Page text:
A new “adversity score” assigned by the College Board on the SAT exam will reportedly reflect students’ family income, environment and educational differences to level the playing field in the highly competitive college admissions process.
On Thursday, the Wall Street Journal reported that 50 schools used the new indicator as part of a beta test last year, and the College Board plans to bring more than 150 schools into the fold this fall.
The College Board is a New York-based non-profit that is in charge of overseeing the SAT. A dialogue about wealth and privilege in educational institutions exploded this year in the wake of the college admissions scandal, in which 33 parents were charged with paying huge sums of money to have their children cheat on the SAT and be admitted into top colleges under the pretenses of being student-athletes.
This new “adversity score” number is calculated by assessing 15 factors that can better help admissions officers determine an individual student’s social and economic background, the Journal reported. These factors are first divided into three categories: neighbourhood environment, family environment and high school environment.
Each of the three categories has five sub-indicators that are indexed in calculating each student’s adversity score. The neighbourhood environment will take into account crime rate, poverty rate, housing values and vacancy rate.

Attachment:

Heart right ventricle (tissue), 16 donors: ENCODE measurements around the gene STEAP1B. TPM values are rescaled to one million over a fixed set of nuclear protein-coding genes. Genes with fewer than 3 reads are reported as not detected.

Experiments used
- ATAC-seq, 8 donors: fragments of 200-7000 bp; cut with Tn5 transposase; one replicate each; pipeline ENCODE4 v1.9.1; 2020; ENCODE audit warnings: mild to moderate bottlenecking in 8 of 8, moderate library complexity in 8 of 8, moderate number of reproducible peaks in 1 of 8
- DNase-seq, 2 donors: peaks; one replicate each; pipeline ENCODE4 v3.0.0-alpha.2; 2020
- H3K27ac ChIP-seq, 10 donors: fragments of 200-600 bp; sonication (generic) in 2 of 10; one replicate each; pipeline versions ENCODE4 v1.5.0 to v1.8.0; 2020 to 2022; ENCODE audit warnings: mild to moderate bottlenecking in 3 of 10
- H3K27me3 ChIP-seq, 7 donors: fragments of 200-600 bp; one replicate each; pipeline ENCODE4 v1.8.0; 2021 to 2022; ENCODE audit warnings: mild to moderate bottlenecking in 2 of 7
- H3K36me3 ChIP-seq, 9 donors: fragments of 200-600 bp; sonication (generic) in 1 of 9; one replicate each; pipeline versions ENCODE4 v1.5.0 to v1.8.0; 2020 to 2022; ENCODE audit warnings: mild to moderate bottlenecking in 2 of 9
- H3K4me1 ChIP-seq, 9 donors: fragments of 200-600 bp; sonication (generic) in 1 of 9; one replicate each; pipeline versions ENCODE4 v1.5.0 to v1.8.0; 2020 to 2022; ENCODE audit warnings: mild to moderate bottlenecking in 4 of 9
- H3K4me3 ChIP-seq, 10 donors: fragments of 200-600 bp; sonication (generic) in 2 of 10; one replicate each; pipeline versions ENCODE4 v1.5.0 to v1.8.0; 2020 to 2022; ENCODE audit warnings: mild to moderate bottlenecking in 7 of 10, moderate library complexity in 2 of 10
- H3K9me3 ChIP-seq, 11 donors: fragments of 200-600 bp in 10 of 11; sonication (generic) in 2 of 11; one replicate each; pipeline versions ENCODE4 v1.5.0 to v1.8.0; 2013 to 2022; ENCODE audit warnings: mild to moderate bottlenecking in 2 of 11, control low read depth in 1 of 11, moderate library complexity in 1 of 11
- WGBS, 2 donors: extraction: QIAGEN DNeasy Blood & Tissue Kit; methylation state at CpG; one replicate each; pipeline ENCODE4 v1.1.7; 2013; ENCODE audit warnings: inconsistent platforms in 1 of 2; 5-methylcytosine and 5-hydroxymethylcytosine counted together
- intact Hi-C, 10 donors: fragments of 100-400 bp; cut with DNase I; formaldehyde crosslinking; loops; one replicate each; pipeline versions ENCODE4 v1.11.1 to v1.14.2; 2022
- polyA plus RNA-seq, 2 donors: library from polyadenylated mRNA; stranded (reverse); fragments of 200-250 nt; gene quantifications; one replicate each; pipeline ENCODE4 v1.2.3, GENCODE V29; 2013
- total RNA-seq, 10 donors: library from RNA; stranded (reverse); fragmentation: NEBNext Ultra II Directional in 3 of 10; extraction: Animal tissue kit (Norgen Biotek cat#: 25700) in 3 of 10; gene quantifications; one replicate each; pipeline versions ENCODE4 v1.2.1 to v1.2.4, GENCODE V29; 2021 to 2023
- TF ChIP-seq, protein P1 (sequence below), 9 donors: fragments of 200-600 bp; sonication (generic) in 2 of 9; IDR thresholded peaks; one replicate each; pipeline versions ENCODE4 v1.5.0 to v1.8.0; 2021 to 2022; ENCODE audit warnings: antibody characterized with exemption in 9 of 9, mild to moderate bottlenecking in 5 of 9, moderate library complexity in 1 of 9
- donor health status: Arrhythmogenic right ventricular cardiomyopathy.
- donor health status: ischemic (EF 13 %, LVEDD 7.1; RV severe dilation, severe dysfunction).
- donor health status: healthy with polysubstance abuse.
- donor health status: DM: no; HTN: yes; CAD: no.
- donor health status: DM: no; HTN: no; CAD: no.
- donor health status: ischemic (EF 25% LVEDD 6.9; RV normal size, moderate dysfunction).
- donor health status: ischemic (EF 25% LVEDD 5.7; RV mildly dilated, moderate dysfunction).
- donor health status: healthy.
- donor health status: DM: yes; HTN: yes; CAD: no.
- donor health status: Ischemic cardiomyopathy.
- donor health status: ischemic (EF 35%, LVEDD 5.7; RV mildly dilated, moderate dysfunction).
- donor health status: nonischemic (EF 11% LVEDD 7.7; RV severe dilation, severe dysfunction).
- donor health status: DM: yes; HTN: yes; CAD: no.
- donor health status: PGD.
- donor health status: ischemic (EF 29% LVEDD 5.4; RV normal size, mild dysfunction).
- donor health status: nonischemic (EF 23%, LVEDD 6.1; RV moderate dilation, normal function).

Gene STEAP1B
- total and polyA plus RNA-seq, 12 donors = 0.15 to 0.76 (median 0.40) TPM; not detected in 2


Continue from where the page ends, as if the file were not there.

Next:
The family environment will assess the median income of where the student’s family is from, whether the student is from a single-parent household, the educational level of the parents, and whether English is a second language.
The high school environment will look at curriculum rigour, free-lunch rate and AP class opportunities. Together these factors will calculate an individual’s adversity score on a scale of one to 100.
According to the Journal, a score of 50 is considered “average.” Anything above 50 proves “hardship,” while anything below 50 is considered “privilege.” The College Board did not immediately respond to a University Magazine request for more information about the methodology behind its calculation of the adversity score and if other factors are considered.
The Journal reported that this new score would appear alongside a student’s SAT score and featured in a section labelled the “Environmental Context Dashboard.” The adversity score’s formal name on the dashboard is “Overall Disadvantage Level,” but it has been colloquially called the “adversity score” by college admissions officers, per The Journal’s article.
The SAT is a standardized test that is broken into verbal and math sections.
There is also an SAT essay section. The test has a total score of 400 to 1600, with each math and verbal section being scored 200-800. The SAT essay scores range from 2-8.